Farming In Iowa With Terraces, Tile And The Truck Windows Down
Soil moves. Even though we might not see it, it’s moving all the time. That was the big lesson I took away from my visit to Dennis Seyb’s family farm located just outside the town of Donnellson, Iowa.
The town sits in the southeast corner of the state, about 15 miles west of the Mississippi River. Dennis and his wife Liza, along with his brother Doug and son Tucker grow corn, soybeans, wheat, hay and other grains along with pigs and cattle on some pretty hilly patches. The American Midwest is often described as one big open field. People hear “Corn Belt” and think of fields that go on forever, of a horizon line that belongs in another state. But here in Lee County, “It’s not flat,” as Tucker puts it.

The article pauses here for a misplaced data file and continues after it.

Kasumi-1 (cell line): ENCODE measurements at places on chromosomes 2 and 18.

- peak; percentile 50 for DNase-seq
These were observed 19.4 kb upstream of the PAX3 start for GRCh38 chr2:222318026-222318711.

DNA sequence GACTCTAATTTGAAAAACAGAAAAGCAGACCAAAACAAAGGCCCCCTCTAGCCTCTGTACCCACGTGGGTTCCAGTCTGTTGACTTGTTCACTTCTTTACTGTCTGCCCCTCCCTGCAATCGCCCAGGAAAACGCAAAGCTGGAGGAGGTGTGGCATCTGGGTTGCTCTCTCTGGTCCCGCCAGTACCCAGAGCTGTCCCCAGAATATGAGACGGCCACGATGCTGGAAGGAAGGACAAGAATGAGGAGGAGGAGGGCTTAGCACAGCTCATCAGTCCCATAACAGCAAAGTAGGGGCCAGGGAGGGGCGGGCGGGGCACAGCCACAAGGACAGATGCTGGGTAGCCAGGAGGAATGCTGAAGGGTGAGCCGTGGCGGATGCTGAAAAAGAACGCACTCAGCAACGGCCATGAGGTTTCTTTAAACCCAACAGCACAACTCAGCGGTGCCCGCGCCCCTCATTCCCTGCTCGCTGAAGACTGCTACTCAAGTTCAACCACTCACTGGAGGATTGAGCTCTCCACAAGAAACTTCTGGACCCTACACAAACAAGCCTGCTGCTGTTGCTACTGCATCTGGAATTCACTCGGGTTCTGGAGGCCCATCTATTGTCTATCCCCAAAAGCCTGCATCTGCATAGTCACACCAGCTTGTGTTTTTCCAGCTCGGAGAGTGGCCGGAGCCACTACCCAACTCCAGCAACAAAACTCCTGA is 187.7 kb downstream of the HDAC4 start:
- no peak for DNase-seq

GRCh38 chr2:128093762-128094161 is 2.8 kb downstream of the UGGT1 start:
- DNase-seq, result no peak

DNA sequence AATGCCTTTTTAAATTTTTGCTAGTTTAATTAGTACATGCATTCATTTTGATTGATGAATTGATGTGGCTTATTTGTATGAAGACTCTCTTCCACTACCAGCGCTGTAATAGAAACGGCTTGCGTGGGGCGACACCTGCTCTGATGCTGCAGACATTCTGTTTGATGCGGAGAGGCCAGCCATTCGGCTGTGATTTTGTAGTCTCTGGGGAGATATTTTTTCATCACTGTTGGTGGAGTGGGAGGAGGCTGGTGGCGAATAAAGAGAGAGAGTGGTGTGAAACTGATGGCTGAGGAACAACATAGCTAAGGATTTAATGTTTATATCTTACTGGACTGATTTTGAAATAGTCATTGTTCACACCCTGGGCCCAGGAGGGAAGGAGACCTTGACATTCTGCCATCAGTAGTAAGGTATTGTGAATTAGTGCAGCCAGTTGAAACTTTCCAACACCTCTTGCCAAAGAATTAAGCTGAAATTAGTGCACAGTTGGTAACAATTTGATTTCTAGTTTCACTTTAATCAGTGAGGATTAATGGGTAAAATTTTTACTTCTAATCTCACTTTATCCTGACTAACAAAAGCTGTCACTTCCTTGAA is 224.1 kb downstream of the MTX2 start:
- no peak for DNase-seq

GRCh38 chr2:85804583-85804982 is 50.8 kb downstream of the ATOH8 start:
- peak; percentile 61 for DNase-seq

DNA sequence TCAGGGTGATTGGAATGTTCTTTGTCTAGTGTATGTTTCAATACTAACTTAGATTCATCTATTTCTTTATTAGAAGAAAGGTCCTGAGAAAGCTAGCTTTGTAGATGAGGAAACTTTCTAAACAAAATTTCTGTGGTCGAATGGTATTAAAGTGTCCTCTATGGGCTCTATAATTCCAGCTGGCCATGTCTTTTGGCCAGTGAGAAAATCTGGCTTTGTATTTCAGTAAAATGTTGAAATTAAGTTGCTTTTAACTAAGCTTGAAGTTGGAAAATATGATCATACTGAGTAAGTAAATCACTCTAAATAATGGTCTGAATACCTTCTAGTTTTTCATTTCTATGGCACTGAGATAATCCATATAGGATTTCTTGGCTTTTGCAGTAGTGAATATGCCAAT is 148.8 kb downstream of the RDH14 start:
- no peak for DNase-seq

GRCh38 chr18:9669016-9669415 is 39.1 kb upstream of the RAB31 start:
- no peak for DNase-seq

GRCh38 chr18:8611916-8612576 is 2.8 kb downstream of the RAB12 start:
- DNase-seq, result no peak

From moving soil to rotating crops
That means, for one thing, the Seybs have had to master the skill of a driving tractor sideways across a hill without tipping over. More importantly, all the hills and valleys mean that rainwater, wind and gravity are constantly working to carry the soil - and everything planted in it - down toward the field bottoms and streams. The Seybs constantly monitor and manage the movement and health of the soil. So they plant cover crops of rye and oats. They practice steady crop rotation, regularly switching from broadleaf plants like soybeans into grasses such as corn and back again. “This kind of rotation also helps keep plant diseases in check,” an important point that Dennis adds almost as an afterthought.
Terraces make the difference
Terraces within the field help to prevent the soil. And they build terraces, lots and lots of terraces. Terraces, Dennis later explains, keep water from creating gullies and washing out the crops and other organic material. Dennis’s terraces range from small, three-foot mounds (ca. 1 meter) to large, “steepback” terraces nearly 6 feet tall (2 meters) and more than 300 feet long (100 meters).